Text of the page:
New state laws that increase the minimum wage and reduce the pay disparity between male and female employees are coming to the workplace next year.
Among the new requirements for 2018: Companies with 26 or more employees must start paying workers $11 per hour. Smaller employers must raise the hourly rate to $10.50 per hour. The state minimum wage is scheduled to increase every year on Jan. 1 until it reaches $15 in 2022.
The hike in the minimum wage is one of several changes that employers must put into place starting in January. When hiring, companies can no longer ask a job candidate about their salary history, an employment practice that has suppressed female earning power for generations, the bill’s author said.
“(Assembly Bill) 168 empowers women to determine for themselves where they start negotiating,” Assemblymember Susan Eggman (D-Stockton) said following the bill’s passage on Sept. 14.
The National Partnership for Women and Families estimates the pay disparity in California costs every full-time working woman $8,000 per year.
The new labor law will see tables turned at the job interview because it requires employers, for the first time, to reveal the salary range for a position if an applicant asks. The employer may consider a person’s past salary only if an applicant “voluntarily and without prompting” provides the information,” the law says.
Local legislators—Assemblymember Jacqui Irwin (D-Thousand Oaks) and state Sens. Henry Stern (D-Calabasas) and Hannah- Beth Jackson (D-Oxnard)—voted for the bill.
Criminal history: Similar to the issue of salary, employers in 2018 can no longer ask job applicants if they’ve been convicted of a crime. Employers with five or fewer employees are exempt. An employer can, however, withdraw an offer of employment to a candidate if a conviction or criminal history shows up on a background check. The ban doesn’t apply to criminal-justice positions and government jobs that require a security clearance.
Salon pay: Senate Bill 490 allows salon owners to pay stylists by commission rather than per appointment. But, the commission must be double the state’s minimum-wage rate. The intent of the new law is to guarantee that stylists are paid fairly for their services, and clarifies a wage issue that has long confused salon owners.
Unpaid parental leave: The state’s New Parent Leave Act expands family-rights law to allow employees who work for an employer with 20 employees to take 12 weeks of unpaid leave when a child is born. The existing law applies only to companies with 50 or more employees. This change is expected to affect 2.7 million working Californians, and applies both to private and public employers. Parents of newborns— and adopted and foster children—are eligible for unpaid leave to bond with a child. Parents who work for the same employer can be asked to share the 12-week leave. Workers may use vacation, sick days or paid personal time off as compensation during their new state-mandated family leave period.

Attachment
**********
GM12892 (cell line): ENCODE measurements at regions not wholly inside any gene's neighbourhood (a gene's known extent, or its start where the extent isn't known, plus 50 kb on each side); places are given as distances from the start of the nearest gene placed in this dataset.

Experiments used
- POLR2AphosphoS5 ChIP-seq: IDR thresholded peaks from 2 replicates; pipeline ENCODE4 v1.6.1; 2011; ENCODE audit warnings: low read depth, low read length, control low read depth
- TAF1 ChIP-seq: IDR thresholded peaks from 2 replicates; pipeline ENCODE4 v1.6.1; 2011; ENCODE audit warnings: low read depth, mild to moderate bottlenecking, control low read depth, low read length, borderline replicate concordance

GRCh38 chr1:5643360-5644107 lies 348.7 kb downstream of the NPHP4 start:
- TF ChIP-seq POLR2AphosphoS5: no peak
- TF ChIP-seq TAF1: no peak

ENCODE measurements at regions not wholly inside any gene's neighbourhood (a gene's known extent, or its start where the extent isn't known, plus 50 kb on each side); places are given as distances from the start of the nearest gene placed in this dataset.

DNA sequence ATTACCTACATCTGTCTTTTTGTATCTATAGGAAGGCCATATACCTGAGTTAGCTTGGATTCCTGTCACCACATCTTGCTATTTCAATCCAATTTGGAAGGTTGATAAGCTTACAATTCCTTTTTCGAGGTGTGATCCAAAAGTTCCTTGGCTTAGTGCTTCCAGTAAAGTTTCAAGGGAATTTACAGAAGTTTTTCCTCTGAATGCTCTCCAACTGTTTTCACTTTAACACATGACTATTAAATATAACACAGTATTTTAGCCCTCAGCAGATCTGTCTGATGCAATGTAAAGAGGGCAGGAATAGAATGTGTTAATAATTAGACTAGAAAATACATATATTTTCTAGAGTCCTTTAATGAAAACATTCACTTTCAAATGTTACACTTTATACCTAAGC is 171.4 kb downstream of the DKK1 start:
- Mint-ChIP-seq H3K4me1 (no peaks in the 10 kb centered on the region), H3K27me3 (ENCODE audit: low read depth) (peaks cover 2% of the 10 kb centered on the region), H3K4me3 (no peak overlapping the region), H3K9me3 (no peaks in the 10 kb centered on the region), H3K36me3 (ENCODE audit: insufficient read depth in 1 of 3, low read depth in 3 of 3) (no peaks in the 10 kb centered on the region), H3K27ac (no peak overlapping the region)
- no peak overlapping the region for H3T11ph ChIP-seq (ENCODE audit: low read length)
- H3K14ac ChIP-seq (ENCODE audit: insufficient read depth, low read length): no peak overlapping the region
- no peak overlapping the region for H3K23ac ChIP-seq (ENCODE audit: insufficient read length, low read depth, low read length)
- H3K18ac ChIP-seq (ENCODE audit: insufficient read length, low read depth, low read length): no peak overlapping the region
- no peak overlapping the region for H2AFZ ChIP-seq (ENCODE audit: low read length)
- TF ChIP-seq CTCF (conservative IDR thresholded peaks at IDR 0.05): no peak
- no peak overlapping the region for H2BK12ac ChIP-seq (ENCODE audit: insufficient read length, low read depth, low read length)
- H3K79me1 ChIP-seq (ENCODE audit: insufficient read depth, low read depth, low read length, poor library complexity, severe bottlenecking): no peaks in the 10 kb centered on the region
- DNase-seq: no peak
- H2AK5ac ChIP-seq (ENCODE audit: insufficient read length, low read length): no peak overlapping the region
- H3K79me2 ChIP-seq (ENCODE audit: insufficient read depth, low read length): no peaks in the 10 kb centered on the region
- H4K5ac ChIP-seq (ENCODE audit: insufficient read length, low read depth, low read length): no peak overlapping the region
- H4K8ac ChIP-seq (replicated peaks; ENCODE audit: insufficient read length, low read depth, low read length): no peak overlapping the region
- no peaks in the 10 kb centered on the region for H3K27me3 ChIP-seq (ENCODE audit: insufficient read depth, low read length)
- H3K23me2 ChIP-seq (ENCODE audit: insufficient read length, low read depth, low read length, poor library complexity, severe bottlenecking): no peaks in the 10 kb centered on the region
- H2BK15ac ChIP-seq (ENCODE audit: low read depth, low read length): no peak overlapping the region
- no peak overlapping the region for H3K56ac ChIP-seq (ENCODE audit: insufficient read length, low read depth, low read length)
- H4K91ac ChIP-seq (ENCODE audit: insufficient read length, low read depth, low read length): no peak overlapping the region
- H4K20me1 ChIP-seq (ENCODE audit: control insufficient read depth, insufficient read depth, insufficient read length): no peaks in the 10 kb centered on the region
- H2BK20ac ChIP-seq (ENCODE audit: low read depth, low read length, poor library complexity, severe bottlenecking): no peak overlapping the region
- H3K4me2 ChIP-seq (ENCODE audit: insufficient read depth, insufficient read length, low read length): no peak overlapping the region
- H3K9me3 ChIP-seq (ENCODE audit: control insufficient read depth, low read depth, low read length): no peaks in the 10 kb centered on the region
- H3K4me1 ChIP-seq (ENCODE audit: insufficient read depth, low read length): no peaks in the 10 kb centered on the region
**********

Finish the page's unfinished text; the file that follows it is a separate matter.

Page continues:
Whistleblower protection: SB 306 expands the state labor commissioner’s power to investigate claims of retaliation by employers against whistleblowers who report alleged workplace violations. Current law authorizes the labor commission to probe possible retaliation only when an employee files a complaint. Starting Jan. 1, state officials may investigate without a complaint being filed. California law makes it illegal to terminate or discipline an employee for contacting a government or law enforcement agency about suspected illegal practices. Employers who insist on retaliating face fines of up to $10,000.
Coverage requirements for worker’ comp: More part-owners of professional corporations can save on workers’ compensation coverage by opting out of the company’s policy. Legislators modified an existing exclusion for part-owners and members of a corporation’s board of directors. Current law allows partners with at least 15 percent ownership to opt out of the workplace accident policy. Starting July 1, part-owners with only a 10 percent stake in an incorporated business may waive their workers’ comp coverage as long as they have other health insurance to cover them in case of accident or illness.
The California Medical Association backed the new, broader exception, saying 15 percent ownership was arbitrary, and excluded medical practices with eight or more equal partners. Some medical corporations that didn’t qualify for the exemption paid between $11,000 and $18,000 more for workers’comp insurance coverage this year, according to CMA.
Higher DMV fees to pay for roads: The DMV will begin collecting more vehicle-registration fees in 2018, a move approved by lawmakers to help pay for California road repairs. The Transportation Improvement Fee is based on a vehicle’s current value, and it could add up to $175 to a vehicle’s annual vehicle registration cost, the DMV says. Vehicles worth up to $25,000 will incur a $50 TIF. One valued between $25,000 and $34,999 will be subject to a $100 fee, and those $60,000 and over will be hit with a $175 tax.